Curious Incident takes full advantage of the opportunities presented by live theatre (at one point literally declaring its intention of doing so) and revels in the limitations. I never thought that this might make a good movie (a far-too-rare feeling with new plays, in my opinion) and more significantly for an adaptation, I never found myself wondering about the novel. Not that I’m not curious to read it now, as I’m sure it’s very good, but the storytelling and even the narration never left me picturing words on the page, or wondering how a scene would have been illustrated with prose. The story felt not like prose slightly twisted to fit onstage, but essentially theatrical. 

The success of such an unusual story in both London and New York probably speaks for itself, at this point. But it’s always exciting to experience such a moving, well-crafted evening at the theatre. 

Review: Othello

There are a lot of factors, of course, but I think one of the reasons that West Side Story worked, and continues to work so well is because gangs are one of the last areas in contemporary life where audiences will readily accept that murderous violence can spring up at the drop of a hat. Frantic Assembly’s Othello, running at the Lyric Hammersmith, adopts this setting, and the feel does remind one of West Side Story, but it manages to achieve its startlingly contemporary feel with Shakespeare’s original language.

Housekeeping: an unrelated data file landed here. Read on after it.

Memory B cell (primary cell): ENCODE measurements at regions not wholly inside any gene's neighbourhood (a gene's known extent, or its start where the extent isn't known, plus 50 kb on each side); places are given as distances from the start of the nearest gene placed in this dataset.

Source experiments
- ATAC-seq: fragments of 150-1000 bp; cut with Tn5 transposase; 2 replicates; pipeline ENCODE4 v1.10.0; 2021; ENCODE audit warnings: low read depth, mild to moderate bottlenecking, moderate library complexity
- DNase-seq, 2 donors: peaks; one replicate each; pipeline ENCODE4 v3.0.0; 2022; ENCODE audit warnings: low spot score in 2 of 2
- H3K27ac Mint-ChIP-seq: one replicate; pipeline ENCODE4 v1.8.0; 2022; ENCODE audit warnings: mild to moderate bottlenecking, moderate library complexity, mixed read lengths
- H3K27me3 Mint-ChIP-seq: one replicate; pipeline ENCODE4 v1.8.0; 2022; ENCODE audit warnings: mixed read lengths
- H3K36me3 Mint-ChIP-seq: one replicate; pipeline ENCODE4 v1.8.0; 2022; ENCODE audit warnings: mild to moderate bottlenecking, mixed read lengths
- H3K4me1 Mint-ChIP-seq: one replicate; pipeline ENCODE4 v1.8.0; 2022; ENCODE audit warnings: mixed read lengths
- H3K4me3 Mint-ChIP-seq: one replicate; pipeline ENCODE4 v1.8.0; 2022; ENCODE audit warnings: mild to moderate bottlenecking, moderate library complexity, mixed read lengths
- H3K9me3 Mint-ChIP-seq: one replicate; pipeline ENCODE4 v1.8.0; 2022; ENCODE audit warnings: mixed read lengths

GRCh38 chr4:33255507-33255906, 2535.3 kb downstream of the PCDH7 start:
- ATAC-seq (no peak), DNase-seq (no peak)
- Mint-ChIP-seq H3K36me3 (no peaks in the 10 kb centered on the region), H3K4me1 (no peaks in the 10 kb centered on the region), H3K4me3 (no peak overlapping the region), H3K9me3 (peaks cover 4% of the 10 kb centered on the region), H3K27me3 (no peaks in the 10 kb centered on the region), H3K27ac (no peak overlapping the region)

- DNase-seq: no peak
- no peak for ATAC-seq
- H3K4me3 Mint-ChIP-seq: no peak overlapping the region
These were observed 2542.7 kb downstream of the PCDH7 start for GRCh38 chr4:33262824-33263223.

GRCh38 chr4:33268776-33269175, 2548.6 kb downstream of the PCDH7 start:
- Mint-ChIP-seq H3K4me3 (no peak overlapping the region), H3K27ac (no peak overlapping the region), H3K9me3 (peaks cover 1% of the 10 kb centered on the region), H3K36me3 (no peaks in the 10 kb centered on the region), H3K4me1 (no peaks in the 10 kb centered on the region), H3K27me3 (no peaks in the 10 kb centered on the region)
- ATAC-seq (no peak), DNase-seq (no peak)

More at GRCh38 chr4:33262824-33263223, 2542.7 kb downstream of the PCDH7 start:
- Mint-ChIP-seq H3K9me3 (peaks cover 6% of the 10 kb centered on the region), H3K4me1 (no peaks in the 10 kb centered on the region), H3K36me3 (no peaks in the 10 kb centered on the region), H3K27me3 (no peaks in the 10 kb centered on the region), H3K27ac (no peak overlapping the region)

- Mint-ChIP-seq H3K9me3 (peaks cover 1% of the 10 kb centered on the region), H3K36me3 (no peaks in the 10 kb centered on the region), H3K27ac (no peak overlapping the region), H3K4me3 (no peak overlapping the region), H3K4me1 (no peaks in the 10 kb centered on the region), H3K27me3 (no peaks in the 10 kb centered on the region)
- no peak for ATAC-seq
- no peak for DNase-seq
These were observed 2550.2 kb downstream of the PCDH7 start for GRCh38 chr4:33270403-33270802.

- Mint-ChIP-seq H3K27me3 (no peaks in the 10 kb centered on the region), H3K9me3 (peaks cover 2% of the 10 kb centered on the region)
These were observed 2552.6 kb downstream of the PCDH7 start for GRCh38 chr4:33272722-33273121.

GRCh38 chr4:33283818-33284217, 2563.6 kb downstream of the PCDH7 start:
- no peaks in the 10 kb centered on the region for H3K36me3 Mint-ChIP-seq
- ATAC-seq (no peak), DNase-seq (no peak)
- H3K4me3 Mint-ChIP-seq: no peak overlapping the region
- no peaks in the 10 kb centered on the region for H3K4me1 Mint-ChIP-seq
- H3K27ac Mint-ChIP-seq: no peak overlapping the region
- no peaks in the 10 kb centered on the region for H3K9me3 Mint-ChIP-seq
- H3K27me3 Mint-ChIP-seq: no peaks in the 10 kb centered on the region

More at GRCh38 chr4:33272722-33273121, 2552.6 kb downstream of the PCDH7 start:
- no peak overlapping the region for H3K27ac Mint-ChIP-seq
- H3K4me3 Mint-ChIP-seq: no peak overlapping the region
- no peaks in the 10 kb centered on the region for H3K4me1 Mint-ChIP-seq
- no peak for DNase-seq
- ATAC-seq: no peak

Said language is, admittedly, in a shortened form– 100 minutes with no interval, though the scenes were adapted masterfully and nothing essential felt lost– and delivered in heavy Northern accents that had the London A-levels students sitting around us giggling for about the first quarter of the play. Boys and girls alike have track pants and trainers, the ladies in crop tops and the boys in hoodies. They smoke and drink and play the slots machine in the corner, the ‘Turkish fleet’ consists of unseen honking cars and a brick thrown through a bar window, and lieutenancy is conferred by passing along custody of a baseball bat. Scenes are supplemented with long, silent sequences of dynamic, hip-hop inflected dance that tells the story as clearly as any of the dialogue. 

Othello’s (Mark Ebulue) difference is marked in many ways besides his race: he’s more obviously muscular than other men, southern-accented, and calm and steady in contrast to the impulsive exuberance of the others– which makes the change that Steven Miller’s temperamental Iago is able to work in him so sinister. This is not an Iago who is able to think ten steps ahead– we see him working it all out in the moment, sometimes almost a beat too slowly (as when Roderigo threatens to expose him)– and the excitement and tension of watching this process is at least as compelling as more composed Iagos playing ringmaster.